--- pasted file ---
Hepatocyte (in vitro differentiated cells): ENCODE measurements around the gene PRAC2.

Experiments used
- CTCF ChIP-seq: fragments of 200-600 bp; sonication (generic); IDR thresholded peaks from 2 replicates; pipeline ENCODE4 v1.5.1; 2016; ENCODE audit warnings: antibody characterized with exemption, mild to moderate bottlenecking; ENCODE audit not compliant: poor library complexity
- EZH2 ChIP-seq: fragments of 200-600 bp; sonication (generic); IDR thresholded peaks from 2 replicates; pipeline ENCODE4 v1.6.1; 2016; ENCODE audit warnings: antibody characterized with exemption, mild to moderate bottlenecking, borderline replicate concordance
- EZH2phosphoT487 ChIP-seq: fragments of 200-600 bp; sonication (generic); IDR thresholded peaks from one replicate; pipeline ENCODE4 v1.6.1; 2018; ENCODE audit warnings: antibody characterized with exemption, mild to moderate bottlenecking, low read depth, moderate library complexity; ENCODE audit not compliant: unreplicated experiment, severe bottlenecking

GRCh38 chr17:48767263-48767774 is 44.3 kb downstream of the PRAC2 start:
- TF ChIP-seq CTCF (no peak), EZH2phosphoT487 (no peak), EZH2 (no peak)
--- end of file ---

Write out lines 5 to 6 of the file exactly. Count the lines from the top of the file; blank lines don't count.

- EZH2phosphoT487 ChIP-seq: fragments of 200-600 bp; sonication (generic); IDR thresholded peaks from one replicate; pipeline ENCODE4 v1.6.1; 2018; ENCODE audit warnings: antibody characterized with exemption, mild to moderate bottlenecking, low read depth, moderate library complexity; ENCODE audit not compliant: unreplicated experiment, severe bottlenecking

GRCh38 chr17:48767263-48767774 is 44.3 kb downstream of the PRAC2 start: